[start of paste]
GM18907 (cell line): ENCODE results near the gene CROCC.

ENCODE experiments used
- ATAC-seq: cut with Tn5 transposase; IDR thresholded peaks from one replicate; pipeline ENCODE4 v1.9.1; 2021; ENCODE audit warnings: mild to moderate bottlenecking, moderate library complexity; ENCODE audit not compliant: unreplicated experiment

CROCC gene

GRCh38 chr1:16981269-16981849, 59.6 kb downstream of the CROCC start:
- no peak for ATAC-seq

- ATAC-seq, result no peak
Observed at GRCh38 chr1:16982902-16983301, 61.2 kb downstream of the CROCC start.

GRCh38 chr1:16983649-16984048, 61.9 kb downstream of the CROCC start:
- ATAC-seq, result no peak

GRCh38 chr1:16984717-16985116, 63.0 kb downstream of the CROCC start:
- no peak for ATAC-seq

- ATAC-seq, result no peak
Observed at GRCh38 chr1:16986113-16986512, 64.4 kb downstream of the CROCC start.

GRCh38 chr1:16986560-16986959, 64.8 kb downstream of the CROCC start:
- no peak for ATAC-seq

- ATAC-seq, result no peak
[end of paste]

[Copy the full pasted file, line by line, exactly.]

GM18907 (cell line): ENCODE results near the gene CROCC.

ENCODE experiments used
- ATAC-seq: cut with Tn5 transposase; IDR thresholded peaks from one replicate; pipeline ENCODE4 v1.9.1; 2021; ENCODE audit warnings: mild to moderate bottlenecking, moderate library complexity; ENCODE audit not compliant: unreplicated experiment

CROCC gene

GRCh38 chr1:16981269-16981849, 59.6 kb downstream of the CROCC start:
- no peak for ATAC-seq

- ATAC-seq, result no peak
Observed at GRCh38 chr1:16982902-16983301, 61.2 kb downstream of the CROCC start.

GRCh38 chr1:16983649-16984048, 61.9 kb downstream of the CROCC start:
- ATAC-seq, result no peak

GRCh38 chr1:16984717-16985116, 63.0 kb downstream of the CROCC start:
- no peak for ATAC-seq

- ATAC-seq, result no peak
Observed at GRCh38 chr1:16986113-16986512, 64.4 kb downstream of the CROCC start.

GRCh38 chr1:16986560-16986959, 64.8 kb downstream of the CROCC start:
- no peak for ATAC-seq

- ATAC-seq, result no peak